The marine food chain
Marine biologists know that the marine food chain is particularly complex and sensitive to the distribution and duration of the ice cap. Accordingly, Danish research scientist Professor Torkel Gissel Nielsen of The National Environmental Research Institute, NERI, working with other researchers, has developed a model to calculate how the food chain is affected by temperature rises.
If the water flea goes hungry
The model indicates that one winter without heavy frost, and thus without an ice cap, could damage fish stocks for the next few years.
For example, the water flea plays a key role in Greenland’s fjords as food for fish larvae, and thus as a base for the food chain that has polar bears and seals at the top. The water flea rises to the surface from hibernation in April and lives mainly on algae. However, when the ice is no longer there to keep the light out, the algae blooms as early as March. Single-cell types of phytoplankton immediately begin to consume the algae. Therefore, the water fleas have to make do with a less varied diet of single-cell organisms. This reduces the number of water fleas, meaning there is less food for the fish larvae.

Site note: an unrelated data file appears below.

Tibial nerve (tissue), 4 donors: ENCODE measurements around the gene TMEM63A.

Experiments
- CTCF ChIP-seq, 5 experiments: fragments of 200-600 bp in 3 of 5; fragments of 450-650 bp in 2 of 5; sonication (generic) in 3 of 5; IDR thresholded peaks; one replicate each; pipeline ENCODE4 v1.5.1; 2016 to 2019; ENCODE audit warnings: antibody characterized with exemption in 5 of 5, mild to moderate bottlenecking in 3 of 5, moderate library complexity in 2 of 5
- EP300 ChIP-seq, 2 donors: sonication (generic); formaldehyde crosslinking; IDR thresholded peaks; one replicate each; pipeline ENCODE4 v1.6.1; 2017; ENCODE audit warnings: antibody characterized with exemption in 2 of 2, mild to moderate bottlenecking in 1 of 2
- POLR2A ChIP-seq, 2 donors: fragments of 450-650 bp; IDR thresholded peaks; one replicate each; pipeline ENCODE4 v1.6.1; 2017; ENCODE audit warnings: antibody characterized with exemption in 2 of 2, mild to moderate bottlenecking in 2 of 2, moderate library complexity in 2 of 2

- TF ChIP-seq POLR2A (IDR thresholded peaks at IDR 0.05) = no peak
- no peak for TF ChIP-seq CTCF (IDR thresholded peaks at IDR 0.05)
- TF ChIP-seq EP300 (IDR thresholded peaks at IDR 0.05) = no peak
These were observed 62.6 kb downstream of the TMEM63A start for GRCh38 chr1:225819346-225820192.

The models can help people to adapt to climate change. “Once we know how the food chain is affected by temperature changes, fishing can be managed sustainably and can thus retain its significance for the people of Greenland,” Torkel Gissel Nielsen tells DMU-Nyt, no. 1. Torkel also believes the fauna will adapt to the changes.
However, it is difficult to say with any certainty what climate change means in terms of the food chain in the longer term. Some take a positive view and hope it may mean a change in the combinations of species; for example, after an absence of 30 years, cod may make its way back into Greenland’s waters.